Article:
What role do demands for constancy play in the operations of public agencies? Institutional constancy of agencies and firms is discussed as a concept and an increasingly important political requirement for the operation of hazardous systems in the United States. Situations that increase demands for it are outlined and a basis for analysis and improving constancy is proposed.
Managing large organizational systems poses extraordinary challenges for public institutions when those systems promise substantial benefits but are also so technically or financially hazardous in their design that grievous harm could befall producers and citizens.(1) Not only are such institutions subject to the expected demands for effective performance, they are also pressed to operate at nearly failure-free levels--well beyond those expected for most organizations operating systems of lessor hazard.(2) When these systems are capable of large-scale and/or widely distributed harm that may not be detected for several generations, familiar processes of accountability may falter, and the public is rightly concerned that operating and regulating organizations be worthy of the public's trust.(3)
Two characteristics of hazardous, large technical systems undermine more typical means of accountability: high demands for knowledge necessary to evaluate performance; and the long time period involved in determining success or failure.(4) In consequence, apprehensive publics seek assurances that these institutions will be uncompromising in the pursuit of the highest quality operations through the relevant lifetimes of the systems in question. This means that the quality of both external relations and internal operations should reassure interested communities and stakeholders that their views will be taken seriously and that organizational processes will result in immediate adjustment to potential error. When harmful effects may be visited upon future generations, the concern for assurances of continuity or institutional constancy takes on increasing importance. We refer mainly to public organizations although the argument applies with nearly as much force to the private sector in the United States, especially those firms responding to the strong economic incentives for short-term gains and deferral of costs.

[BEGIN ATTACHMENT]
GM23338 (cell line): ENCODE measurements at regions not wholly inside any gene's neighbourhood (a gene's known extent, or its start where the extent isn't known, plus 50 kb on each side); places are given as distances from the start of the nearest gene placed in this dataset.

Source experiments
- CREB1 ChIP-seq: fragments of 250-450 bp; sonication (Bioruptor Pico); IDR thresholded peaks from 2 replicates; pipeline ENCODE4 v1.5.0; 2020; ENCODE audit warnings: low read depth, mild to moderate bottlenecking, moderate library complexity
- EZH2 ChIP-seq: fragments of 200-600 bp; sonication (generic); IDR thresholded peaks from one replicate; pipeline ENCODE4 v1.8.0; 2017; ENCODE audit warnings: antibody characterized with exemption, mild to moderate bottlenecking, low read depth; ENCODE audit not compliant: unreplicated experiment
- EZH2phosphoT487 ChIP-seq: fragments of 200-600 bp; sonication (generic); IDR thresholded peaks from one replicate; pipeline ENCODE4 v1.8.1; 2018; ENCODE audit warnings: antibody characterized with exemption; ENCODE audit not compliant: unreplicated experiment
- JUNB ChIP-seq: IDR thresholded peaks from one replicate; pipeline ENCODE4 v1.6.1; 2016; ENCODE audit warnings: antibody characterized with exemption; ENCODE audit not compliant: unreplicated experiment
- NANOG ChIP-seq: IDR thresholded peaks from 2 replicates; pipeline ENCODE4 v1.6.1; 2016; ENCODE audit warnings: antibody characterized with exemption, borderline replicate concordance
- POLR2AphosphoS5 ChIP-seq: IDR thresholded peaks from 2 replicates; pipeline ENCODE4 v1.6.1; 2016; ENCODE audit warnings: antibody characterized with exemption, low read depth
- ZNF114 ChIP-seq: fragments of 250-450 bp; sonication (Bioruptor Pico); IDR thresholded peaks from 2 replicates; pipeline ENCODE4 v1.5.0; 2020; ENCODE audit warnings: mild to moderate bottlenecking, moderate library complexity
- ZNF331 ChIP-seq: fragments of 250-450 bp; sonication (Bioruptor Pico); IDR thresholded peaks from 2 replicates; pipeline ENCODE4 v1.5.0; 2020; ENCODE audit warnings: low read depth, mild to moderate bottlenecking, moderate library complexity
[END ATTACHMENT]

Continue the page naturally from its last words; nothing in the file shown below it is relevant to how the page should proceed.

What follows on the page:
Indeed, institutional constancy--faithful, unswerving adherence to commitments and effective actions over many work generations--competes with institutional flexibility as an important public value in some policy domains. Certainly current leaders of some institutions are pressed to assure the public (especially opinion leaders) that, as a condition of winning approval and resources to initiate or continue programs, their agencies and corporate contractors can credibly be expected to keep agreements and commitments with potentially affected communities far into the future. The policy domains, for example, of radioactive waste management, the control of nuclear weapons, the management of water and biological resources, and the extraction of mineral resources present this situation in extreme forms. These hazards are likely to require active attention for hundreds of years. In some cases, mine closures are now designed assuming the need for "perpetual monitoring." And radioactive wastes may be highly dangerous for over 200,000 years, while some forms of dangerous chemicals never lose their capacity for harm. In such policy domains, there are often a number of quite contentious issues. Institutional constancy is likely to be among them. Assuring constancy would be a necessary but not a sufficient condition for arriving at commitments and agreements in the first instance.(5)
Without such assurances, intense conflict is likely and the many legal means available to paralyze threatening programs could be employed. That is, the U.S. adversarial political culture and formal legal structure make it possible for groups with intensely held views to delay, often substantially modify, or halt programs they fear or with which they disagree (see gray box for examples). …